November 16, 2020 11:00 am ETEstimated Read Time: 5 Minutes
In a recent change to state laws in Michigan, residents of the state are no longer allowed to make butane hash oil, a type of cannabis concentrate better known as BHO, at home. There have been a lot of issues and growing concerns about private individuals manufacturing BHO. The biggest problem is others’ safety, and of course, it has nothing to do with allowing people to produce medicine independently.
Prosecutors Equate the BHO Process to Manufacturing Hard Drugs
The media has covered various reports of individuals suffering from an injury because of explosions caused by manufacturing BHO. The Michigan Court of Appeals has ruled the process of using butane for the purpose of creating hash oil to be illegal for individuals without a license and labels it as manufacturing a controlled substance. The change in the law comes after a ruling from a 2018 case in which authorities responded to an explosion at the residence of Alexan Korkigian.
Attorneys for Korkigian were moving to dismiss the case under the state’s personal use affirmative defense. The arguments were complex, with testimony coming from expert witnesses such as a chemist from Precision Extraction Solutions who testified, stating that Alexan Korkigian was “isolat[ing] the cannabinoids away from [the] carbon” in the cannabis plant “to increase THC concentration and make smoking healthier.”
Prosecutors went on to argue that preparing cannabis should only involve simple acts like rolling a joint or making a batch of medicated brownies. They then uttered the phrase that baffled me and many others saying, “more complex activities, like converting powder cocaine into crack cocaine or ‘cooking’ methamphetamines, are manufacturing acts outside the scope of the personal-use exemption.”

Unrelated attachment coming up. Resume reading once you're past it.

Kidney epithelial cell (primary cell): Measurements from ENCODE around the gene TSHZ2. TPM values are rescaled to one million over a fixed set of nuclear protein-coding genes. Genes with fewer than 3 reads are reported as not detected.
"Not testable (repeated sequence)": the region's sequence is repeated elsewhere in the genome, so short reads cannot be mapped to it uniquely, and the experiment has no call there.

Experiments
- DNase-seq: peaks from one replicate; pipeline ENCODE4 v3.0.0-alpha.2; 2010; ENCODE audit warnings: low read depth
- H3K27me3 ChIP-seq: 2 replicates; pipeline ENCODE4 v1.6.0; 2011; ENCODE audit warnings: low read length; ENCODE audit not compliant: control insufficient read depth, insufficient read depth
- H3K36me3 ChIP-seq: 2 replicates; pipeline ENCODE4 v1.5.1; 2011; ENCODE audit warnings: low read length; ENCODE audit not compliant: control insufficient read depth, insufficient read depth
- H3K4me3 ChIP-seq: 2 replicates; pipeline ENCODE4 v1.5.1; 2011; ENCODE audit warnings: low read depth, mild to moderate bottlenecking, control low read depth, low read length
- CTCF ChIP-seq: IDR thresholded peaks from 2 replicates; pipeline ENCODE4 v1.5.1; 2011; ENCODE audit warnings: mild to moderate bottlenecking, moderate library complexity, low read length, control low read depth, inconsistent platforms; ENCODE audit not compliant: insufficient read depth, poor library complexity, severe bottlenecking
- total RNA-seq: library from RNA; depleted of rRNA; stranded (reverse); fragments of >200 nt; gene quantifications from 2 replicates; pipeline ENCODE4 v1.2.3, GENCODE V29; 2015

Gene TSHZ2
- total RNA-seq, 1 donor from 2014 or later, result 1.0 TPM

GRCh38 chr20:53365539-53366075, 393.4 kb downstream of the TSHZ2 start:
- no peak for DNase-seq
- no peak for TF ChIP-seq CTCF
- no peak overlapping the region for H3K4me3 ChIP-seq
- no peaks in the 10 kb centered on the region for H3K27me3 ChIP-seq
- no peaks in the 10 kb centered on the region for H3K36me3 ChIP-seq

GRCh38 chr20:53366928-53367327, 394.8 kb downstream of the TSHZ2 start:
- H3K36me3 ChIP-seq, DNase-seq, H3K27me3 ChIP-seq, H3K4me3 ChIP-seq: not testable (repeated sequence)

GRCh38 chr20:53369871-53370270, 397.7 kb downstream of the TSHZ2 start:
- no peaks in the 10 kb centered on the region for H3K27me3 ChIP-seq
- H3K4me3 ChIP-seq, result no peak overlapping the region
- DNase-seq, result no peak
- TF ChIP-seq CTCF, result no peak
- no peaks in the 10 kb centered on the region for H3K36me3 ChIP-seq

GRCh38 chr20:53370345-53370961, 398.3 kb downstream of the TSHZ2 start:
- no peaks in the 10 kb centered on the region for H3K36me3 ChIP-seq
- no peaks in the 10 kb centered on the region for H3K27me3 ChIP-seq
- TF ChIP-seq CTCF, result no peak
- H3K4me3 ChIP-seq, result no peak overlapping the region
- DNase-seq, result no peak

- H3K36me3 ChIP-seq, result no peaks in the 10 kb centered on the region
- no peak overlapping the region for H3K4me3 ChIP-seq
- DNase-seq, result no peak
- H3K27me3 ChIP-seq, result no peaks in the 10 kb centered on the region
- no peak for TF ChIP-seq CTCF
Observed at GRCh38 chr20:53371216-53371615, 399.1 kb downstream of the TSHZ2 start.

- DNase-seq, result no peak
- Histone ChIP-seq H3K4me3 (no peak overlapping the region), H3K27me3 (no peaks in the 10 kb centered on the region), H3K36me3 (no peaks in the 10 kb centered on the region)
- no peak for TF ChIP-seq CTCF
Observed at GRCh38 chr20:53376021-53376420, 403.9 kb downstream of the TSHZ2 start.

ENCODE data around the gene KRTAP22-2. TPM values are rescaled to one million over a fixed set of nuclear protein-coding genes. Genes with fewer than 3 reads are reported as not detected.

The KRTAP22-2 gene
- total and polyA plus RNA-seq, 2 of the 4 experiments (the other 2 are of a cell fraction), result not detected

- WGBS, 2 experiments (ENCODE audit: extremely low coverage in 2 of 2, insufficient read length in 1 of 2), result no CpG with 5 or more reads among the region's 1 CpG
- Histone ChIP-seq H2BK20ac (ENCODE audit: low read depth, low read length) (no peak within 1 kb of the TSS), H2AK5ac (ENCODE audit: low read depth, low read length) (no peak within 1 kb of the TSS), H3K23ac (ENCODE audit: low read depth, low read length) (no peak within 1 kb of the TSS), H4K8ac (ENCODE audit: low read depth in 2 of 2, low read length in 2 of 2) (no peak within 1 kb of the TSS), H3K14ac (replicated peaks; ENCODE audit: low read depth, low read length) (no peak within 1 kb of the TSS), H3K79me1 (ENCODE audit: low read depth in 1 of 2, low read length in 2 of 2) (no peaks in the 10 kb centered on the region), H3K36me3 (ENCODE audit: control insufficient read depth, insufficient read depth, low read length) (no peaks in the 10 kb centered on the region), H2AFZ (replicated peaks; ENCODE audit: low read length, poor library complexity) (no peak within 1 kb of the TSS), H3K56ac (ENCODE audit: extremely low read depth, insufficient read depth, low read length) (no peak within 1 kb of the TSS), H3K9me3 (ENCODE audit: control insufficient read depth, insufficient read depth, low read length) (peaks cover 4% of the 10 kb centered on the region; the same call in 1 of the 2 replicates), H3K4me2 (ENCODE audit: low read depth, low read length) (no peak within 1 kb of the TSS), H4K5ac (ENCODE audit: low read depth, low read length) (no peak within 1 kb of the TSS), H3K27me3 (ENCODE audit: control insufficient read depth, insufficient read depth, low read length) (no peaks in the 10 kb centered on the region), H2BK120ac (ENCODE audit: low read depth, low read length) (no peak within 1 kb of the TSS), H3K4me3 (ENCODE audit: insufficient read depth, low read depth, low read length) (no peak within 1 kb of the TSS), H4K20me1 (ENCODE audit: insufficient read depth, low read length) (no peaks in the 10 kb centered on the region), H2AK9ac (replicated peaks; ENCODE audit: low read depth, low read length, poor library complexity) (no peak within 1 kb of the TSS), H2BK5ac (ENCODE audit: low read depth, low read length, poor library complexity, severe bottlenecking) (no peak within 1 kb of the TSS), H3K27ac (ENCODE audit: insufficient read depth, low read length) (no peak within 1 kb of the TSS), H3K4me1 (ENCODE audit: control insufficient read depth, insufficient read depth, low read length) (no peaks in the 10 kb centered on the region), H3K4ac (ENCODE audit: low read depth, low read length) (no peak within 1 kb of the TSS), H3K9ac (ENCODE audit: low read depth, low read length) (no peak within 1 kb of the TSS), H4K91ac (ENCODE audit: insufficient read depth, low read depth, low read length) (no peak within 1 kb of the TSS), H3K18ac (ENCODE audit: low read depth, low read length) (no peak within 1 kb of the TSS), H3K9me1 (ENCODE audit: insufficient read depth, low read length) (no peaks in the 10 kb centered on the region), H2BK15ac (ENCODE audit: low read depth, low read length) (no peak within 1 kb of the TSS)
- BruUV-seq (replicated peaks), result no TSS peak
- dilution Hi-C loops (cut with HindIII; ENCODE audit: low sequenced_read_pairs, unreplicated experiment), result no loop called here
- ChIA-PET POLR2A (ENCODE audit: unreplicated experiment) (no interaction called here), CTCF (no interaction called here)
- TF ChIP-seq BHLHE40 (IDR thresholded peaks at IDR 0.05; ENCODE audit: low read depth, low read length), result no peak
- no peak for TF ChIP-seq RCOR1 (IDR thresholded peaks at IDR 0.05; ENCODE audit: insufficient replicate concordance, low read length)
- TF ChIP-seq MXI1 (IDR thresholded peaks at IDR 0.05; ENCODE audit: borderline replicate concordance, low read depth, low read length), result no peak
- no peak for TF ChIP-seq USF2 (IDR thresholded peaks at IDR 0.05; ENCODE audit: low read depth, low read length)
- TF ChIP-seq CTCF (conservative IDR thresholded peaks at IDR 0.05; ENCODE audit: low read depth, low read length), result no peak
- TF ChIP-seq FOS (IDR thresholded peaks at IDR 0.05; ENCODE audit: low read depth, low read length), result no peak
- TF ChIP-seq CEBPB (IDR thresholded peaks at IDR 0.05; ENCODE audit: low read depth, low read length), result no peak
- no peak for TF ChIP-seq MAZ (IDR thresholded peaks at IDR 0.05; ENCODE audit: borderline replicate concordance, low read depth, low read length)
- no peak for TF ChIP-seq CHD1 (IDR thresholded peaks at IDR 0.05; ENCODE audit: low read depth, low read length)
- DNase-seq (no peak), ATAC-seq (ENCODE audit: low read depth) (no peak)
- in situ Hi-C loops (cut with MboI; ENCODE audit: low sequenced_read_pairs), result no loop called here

BHO Isn’t Any Different From Other Dangerous Yet Legal Things
In what multiplex or world was Alexan making crack or meth? In this writer’s opinion, this case should have been tossed out based on the ignorance of that remark alone. I mean, is making BHO at home dangerous? Yes. But so are many other things that are still legal, such as working on high-performance engines that are like tiny bombs. Have you ever seen a supercharged diesel motor explode? They make a pretty significant boom accompanied by a massive explosion presenting an immediate danger to anyone in the area.
What about making alcohol? Lawmakers in the state seem to love their booze, which can be seen in their approval of bills like Senate Bill 942, allowing for things like businesses with a Class C liquor license to sell to-go cocktails and even delivery of alcoholic beverages by a licensed third-party service. You can even own a still to make essential oils, wine, or up to 200 gallons of beer (or 4,800 12-ounce beers), but making BHO is a no-no?
According to distillate.org, “It is legal to own a still in the state of Michigan, and the still can be used for non-ethanol production such as distilling wine, essential oils, etc.” These stills can and have exploded from clogged lines, pressure build-up, and even alcohol vapors that can be produced when making wine. It just seems like favoritism to me. I don’t want to be blown up by someone making wine or essential oils no more than I want to be blown up by someone extracting cannabis oil at home. So if one is legal, why not the other?